For most people, this combination will result in rapid weight loss. Dependent upon your starting weight, most lose a dozen or more pounds within two weeks. That may sound tempting enough to head to the store to purchase your first bag of potatoes. But these aren’t the only effects you can expect to experience.

Any rapid change to a diet will cause the body to adjust to the new source of nutrition quickly.

That adjustment can often result in fatigue, depressed mood, and unpredictable bowel movements. Likewise, the amount of fiber and starch within potatoes will cause fluctuations specifically within the digestive system.

Aside from bodily fluctuations. There is also the matter of psychological stress that may come with a potato diet. Most social events and gatherings are based on food. And will require you to plan and bring your meals instead of ordering with the others.

Likewise, eating nothing but potatoes will change the process of eating. From an enjoyable experience to one solely focused on weight loss and nutrient gain. That transition cannot be overstated. And pushing through the initial slog of the first several days is often difficult and alienating.

Finally, there are the long-term implications of the potato diet.

Like we talked about earlier, eating nothing but potatoes will leave gaps in your nutritional needs. Many advocates recommend healthy amounts of sweet potatoes to offset this issue. But even then, there are several problems will staying on the diet long-term.

For that reason, the potato diet is often recommended as a “palate cleanser.”

For those looking to transform their lifestyle and diet radically. Two weeks is the most cited length of time for remaining on the potato diet. Afterward, it is usually recommended that other fruits and vegetables be slowly incorporated.

For all of the benefits and simplicity in a potato-only diet. It is important to note that the diet is far more easily explained then it is implemented. Additionally, it is one thing to know that your meals for the day will consist of potatoes and nothing else. And it is another entirely to go through such an experience.

Scientific Evidence & Concern

The greater nutritional community tends to have a nuanced opinion on the potato diet. Individual physicians may condone or condemn the diet for simplicity, and specifically the lack of complete nutrient intake.

When it comes to the scientific community, however, there are a few contrasting opinions on the matter.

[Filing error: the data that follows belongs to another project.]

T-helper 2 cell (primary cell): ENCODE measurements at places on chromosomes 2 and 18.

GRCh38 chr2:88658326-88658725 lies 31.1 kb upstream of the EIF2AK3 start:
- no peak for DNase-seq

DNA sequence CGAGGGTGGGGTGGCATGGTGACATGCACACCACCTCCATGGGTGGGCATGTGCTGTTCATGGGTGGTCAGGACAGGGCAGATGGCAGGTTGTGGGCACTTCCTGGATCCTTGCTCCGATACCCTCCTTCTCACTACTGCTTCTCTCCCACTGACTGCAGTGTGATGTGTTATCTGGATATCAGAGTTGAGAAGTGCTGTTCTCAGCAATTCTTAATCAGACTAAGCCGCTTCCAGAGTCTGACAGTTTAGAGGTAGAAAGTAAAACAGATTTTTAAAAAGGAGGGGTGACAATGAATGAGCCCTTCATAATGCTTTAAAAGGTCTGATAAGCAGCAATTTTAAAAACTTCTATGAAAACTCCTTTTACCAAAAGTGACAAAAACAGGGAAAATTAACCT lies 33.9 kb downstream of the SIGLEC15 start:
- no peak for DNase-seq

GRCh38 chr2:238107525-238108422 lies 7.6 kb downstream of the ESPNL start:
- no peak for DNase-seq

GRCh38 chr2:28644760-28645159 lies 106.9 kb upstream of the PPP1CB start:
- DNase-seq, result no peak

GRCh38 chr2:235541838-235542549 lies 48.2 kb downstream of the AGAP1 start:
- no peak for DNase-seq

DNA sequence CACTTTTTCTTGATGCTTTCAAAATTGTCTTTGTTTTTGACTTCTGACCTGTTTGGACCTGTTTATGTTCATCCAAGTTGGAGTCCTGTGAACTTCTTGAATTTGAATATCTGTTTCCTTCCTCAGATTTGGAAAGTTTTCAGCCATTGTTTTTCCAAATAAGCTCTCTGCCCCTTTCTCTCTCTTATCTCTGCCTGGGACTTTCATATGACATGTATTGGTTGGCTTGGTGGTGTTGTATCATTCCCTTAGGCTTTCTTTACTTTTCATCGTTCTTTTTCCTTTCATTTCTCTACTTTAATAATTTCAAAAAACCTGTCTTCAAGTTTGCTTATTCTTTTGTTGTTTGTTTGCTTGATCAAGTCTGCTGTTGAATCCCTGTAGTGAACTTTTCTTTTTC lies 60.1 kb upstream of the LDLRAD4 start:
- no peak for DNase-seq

Harvard University’s School of Public Health recommends against not only the potato diet but the consumption of potatoes wholesale. The website expresses that Harvard does not promote potatoes. Due to carbohydrates found in the plant that can be traced to heart disease and diabetes.

Much of the argument stems from the radical shift in blood sugar. That causes some to feel hungry and continue to overeat. As such, Harvard does not recommend potatoes in any capacity in their healthy diet recommendation list.

The National Institutes of Health (NIH) on the other hand makes a note of Harvard’s findings. And offers a different line of reasoning.

Their studies have corroborated the claims of Harvard. And confirm that potatoes have been shown to increase the risk of type 2 diabetes and heart disease. Their conclusion, however, isn’t that potatoes should be avoided. But rather than the risk factor of potatoes doesn’t include the reality of the cost of food.

The NIH makes the argument that potatoes are one of the cheapest ways to receive vital vitamins and nutrients. For those less financially able to secure healthier alternatives, eating potatoes can radically improve overall health. Even when accounting for the higher risk of disease in the future.

Final Thoughts

Regardless of the monotony of the diet, trying out the potato diet for two weeks. Or even a little longer poses no serious risk to your health. The human body is a moldable, adaptable machine. And potatoes alone contain enough nutrients to keep you healthy while losing weight.

The increased difficulty in the overconsumption of calories also shows us that the potato diet is effective in weight loss. The amount of weight loss will depend upon a variety of factors. But it is safe to say that the loss will be somewhat drastic in most dieters.

However, the potato diet is not designed to be ongoing. And there are serious risks in the overconsumption of potatoes over a longer period. While some may enjoy the potato diet, others may loathe it.

As with any diet, research thoroughly, pair food with effective exercise. And establish a health plan that you can feel confident in enacting.

Raw Food Magazine